The Telegraph
Since 1st March, 1999
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Australia anti-immigrant leader jailed for fraud

Brisbane, Aug. 20 (Reuters): The controversial founder of Australia’s anti-immigrant One Nation party, Pauline Hanson, was jailed for three years today after being found guilty of electoral fraud, a court official said.

“Rubbish, I’m not guilty,” Hanson said angrily after the verdict was read out in a Brisbane court, the Australian Associated Press news agency reported. “It’s a joke,” added Hanson, a former fish and chip shop owner who stormed into Australian politics in 1996 railing against Asian immigration and handouts to aborigines.

The fiery redhead, known as much for her garish wardrobe as her strident politics, had pleaded not guilty to fraudulently registering One Nation in the state of Queensland. Hanson also denied dishonestly obtaining $329,000 in electoral funds used for the campaigns of 11 politicians elected to the Queensland state parliament.

It took a jury in the Queensland capital Brisbane nine hours to find Hanson, 49, and One Nation co-founder David Ettridge, 58, guilty.

A court official said the judge handed Hanson and her co-defendant three-year jail sentences. Hanson, who AAP said broke down in tears and hugged her two sons as the sentence was announced, could have faced a maximum 10-year prison term.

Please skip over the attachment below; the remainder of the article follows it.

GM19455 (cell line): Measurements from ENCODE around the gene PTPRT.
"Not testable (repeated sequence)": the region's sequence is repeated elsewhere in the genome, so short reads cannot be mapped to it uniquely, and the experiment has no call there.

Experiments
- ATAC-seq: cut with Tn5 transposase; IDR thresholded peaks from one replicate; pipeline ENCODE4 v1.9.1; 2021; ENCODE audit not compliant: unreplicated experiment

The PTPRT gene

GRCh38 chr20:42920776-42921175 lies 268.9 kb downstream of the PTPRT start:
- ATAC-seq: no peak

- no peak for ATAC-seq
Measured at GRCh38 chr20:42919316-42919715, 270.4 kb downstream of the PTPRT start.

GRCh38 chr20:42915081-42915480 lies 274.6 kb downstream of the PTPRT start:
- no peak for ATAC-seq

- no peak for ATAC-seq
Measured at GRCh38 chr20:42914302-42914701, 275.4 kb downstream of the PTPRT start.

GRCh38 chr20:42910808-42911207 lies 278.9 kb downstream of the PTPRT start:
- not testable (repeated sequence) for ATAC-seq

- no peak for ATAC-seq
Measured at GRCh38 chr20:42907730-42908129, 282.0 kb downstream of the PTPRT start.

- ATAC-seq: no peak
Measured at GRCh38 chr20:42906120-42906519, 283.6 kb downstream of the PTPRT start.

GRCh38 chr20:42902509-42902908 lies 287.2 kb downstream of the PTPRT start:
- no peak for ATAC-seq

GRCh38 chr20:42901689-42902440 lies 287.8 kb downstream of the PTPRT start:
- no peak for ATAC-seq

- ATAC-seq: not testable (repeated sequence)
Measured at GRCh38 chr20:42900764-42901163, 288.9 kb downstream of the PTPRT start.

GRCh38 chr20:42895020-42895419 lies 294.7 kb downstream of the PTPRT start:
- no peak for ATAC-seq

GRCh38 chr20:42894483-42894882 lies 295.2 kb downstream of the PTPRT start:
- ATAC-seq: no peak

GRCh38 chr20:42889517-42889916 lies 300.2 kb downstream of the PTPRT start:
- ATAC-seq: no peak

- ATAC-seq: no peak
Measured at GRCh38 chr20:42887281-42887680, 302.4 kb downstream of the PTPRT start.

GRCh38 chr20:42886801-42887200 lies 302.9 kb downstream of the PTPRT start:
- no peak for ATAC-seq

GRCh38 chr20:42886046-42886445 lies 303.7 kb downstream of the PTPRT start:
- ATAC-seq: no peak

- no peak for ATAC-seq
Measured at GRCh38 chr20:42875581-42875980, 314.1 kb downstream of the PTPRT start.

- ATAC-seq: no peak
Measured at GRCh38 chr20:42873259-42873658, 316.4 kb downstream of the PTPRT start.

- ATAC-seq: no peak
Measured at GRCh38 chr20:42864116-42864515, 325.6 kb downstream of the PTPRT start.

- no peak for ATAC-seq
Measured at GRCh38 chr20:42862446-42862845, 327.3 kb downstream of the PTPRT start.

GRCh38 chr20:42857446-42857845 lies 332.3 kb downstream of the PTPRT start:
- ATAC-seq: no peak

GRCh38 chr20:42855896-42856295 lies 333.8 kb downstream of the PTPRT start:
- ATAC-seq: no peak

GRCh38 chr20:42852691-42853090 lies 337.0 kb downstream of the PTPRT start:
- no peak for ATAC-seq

“She’s going to jail tonight for sure. The bed’s been turned down,” the court official said.

Hanson’s lawyer Chris Nyst said she would appeal.

Prosecutors had accused the pair of passing off a list of 500 supporters as genuine, paid-up members of One Nation to register the party and apply for electoral reimbursements.

Hanson is due to face separate charges over allegations she used political funds for personal expenditure. The conviction effectively ends Hanson’s political ambitions while the party she founded struggles to survive; its thunder muted by the conservative government’s tough stance on illegal immigration.

Hanson grabbed world headlines and set off alarm bells in a region wary of any revival of a “White Australia” policy after she warned in 1996 against Asian immigration in her maiden speech as an independent member of federal parliament.

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